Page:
Democrats’ Plummeting Poll Numbers Could Derail Obama’s Agenda
More bad poll numbers are greeting Democrats as they recover from Labor Day barbecues and stump speeches, raising the question of how Democratic incumbents will respond when Congress resumes next week. Both The Washington Post and The Wall Street Journal show a wide margin for Republicans over Democrats on a generic ballot, and political handicapper Stu Rothenburg has revised his initial prediction for GOP House seat gains significantly upwards. His new likely scenario shows Republicans capturing between 37 and 42 House seats, meaning the 39 they need to regain the majority is well within their grasp.
Nowhere is the news more glum, notes Chris Cillizza at The Fix, than in Ohio, where Republicans have jumped to wide leads in both the Senate and gubernatorial races in the traditional battleground state. A Columbus Dispatch poll shows that the once-close races now have former Rep. John Kasish (R) leading Gov. Ted Strickland (D) 49 percent to 37 percent in the race for governor, while former Rep. Rob Portman (R) is beating out Lt. Gov. Lee Fisher (D) 50 percent to 37 percent for the state’s open Senate seat.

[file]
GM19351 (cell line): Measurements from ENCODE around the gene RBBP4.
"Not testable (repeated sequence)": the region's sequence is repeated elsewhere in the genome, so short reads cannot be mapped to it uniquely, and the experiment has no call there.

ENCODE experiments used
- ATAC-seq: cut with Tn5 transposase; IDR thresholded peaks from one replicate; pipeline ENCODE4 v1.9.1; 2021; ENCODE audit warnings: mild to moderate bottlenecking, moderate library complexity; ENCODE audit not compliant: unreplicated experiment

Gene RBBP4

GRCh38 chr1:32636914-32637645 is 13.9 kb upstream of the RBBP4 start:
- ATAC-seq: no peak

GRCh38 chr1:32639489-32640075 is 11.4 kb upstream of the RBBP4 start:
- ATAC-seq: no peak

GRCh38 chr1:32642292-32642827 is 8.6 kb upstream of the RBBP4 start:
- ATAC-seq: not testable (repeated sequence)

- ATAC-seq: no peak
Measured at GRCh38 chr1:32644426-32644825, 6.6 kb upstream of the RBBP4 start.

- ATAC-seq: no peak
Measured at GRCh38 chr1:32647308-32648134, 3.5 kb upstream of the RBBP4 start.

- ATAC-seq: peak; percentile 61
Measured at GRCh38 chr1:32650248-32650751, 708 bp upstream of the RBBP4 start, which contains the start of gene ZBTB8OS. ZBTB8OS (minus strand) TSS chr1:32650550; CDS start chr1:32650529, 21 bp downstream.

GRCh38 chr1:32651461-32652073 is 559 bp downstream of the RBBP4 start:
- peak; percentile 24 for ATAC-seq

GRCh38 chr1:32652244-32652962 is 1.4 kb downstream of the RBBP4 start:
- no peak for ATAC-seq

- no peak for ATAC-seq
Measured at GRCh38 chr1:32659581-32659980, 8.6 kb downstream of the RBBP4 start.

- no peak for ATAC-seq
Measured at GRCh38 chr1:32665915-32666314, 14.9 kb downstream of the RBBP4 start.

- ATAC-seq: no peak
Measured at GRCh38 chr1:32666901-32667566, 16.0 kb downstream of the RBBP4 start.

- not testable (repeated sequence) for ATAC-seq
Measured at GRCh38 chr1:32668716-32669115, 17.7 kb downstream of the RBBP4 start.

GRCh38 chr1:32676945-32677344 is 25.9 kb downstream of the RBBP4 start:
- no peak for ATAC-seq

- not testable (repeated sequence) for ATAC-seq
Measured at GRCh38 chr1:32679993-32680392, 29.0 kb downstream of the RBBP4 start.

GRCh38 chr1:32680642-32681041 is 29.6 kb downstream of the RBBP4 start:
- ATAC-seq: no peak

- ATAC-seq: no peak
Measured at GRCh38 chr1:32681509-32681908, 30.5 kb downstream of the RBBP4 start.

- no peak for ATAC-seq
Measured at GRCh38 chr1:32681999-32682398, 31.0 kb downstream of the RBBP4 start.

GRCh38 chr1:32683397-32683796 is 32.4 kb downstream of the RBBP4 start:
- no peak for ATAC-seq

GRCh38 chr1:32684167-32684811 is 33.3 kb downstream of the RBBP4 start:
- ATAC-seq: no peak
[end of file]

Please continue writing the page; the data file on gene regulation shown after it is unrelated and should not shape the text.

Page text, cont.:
In response, the White House has scheduled some high profile visits to the state, in which at least six House Democrats also face competitive races. Vice President Joe Biden participated in a Labor Day parade in Toledo with Gov. Strickland yesterday, while President Obama is set to stump for a proposal for new tax cuts for small business owners who create jobs in a speech in the state tomorrow.
It’s clear that the Obama administration would like to pass a number of new stimulus measures between now and midterms. In addition to the small business bill that’s still sitting in the Senate, he’s proposing measures to shore up the nation’s infrastructure, make an R&D tax credit permanent, and let companies deduct the entire cost of capital investments they make next year.
It’s not clear whether Democrats, fearful of the grim poll numbers, will go along with the president’s agenda. The anti-spending rhetoric from Republicans is so deafening that even bills that are fully paid for, like the Senate small business bill, are having a hard time finding enough support. At the very least, the Democratic leadership will have its hands full keeping the caucus together when it comes to passing further stimulative measures this month.